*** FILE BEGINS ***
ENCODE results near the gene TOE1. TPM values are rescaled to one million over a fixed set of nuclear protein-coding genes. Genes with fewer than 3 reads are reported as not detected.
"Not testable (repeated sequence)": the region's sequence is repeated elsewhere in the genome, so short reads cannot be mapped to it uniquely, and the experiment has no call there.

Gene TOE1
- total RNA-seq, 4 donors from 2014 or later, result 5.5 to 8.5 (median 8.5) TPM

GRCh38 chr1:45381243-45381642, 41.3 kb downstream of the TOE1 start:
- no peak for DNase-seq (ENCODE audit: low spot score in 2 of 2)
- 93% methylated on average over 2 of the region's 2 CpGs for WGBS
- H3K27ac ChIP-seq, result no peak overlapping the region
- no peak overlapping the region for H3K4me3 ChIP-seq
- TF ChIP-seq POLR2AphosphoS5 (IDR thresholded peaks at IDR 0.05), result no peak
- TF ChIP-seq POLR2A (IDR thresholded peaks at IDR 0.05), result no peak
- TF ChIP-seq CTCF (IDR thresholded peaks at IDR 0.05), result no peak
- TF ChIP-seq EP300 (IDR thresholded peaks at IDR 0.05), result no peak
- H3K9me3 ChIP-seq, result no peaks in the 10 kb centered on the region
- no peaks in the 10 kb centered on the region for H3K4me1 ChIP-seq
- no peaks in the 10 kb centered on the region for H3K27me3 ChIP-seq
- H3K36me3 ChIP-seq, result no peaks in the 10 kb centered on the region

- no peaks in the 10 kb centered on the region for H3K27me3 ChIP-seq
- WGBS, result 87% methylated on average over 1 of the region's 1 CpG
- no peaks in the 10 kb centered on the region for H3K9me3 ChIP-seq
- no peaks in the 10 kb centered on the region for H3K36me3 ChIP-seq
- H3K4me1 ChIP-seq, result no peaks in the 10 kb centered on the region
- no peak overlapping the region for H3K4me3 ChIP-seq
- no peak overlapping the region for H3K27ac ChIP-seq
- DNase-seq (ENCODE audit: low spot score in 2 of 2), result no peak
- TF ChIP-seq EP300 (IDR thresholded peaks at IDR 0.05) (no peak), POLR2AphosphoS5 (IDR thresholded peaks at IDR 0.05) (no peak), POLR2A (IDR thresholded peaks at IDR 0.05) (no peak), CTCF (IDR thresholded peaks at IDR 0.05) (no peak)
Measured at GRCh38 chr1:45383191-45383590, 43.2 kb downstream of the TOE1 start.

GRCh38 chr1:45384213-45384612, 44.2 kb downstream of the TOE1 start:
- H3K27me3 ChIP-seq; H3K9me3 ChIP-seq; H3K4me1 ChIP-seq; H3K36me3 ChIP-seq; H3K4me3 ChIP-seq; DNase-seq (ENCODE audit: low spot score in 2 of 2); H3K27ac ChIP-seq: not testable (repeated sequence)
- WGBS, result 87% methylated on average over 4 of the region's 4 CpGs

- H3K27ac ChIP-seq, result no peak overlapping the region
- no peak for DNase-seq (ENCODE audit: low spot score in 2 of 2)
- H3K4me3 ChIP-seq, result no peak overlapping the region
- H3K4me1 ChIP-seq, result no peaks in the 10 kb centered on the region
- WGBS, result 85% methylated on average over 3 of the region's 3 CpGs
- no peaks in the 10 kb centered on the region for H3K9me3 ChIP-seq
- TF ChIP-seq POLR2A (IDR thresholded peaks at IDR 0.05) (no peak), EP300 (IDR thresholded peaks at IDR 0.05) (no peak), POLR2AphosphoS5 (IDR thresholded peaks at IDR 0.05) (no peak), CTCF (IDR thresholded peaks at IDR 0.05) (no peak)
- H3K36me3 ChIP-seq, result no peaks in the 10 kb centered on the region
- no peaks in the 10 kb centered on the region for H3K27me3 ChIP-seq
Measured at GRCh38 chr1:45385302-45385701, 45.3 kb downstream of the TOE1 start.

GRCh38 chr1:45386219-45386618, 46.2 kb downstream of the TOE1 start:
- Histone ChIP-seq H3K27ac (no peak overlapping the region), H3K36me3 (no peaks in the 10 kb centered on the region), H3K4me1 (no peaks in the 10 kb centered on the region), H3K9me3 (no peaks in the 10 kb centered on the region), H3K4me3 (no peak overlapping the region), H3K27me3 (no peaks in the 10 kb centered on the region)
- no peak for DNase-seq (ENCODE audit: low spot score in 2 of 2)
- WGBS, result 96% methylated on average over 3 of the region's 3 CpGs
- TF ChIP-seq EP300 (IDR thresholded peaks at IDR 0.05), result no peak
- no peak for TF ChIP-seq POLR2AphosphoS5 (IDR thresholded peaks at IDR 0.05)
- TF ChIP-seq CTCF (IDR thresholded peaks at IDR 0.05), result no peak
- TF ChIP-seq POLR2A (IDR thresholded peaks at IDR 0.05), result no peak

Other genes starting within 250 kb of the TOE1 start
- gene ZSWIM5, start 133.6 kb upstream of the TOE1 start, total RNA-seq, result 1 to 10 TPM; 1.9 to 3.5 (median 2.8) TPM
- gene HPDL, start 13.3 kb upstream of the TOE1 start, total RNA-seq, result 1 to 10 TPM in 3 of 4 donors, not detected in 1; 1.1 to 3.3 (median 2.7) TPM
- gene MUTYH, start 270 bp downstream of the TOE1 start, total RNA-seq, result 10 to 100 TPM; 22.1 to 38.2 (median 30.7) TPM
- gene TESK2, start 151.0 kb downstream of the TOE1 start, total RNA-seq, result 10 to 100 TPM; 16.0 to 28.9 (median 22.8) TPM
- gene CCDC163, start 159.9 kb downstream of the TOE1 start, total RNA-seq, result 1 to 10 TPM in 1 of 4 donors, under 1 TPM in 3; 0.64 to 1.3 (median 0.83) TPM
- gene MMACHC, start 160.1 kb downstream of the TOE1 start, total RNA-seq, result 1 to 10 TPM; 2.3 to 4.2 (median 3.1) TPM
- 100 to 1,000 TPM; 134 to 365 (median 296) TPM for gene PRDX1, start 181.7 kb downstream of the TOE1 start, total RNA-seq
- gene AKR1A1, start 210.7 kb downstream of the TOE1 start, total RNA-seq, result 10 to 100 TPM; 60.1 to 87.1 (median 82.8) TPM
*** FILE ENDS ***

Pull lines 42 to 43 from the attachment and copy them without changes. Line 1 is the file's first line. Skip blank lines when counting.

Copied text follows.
- Histone ChIP-seq H3K27ac (no peak overlapping the region), H3K36me3 (no peaks in the 10 kb centered on the region), H3K4me1 (no peaks in the 10 kb centered on the region), H3K9me3 (no peaks in the 10 kb centered on the region), H3K4me3 (no peak overlapping the region), H3K27me3 (no peaks in the 10 kb centered on the region)
- no peak for DNase-seq (ENCODE audit: low spot score in 2 of 2)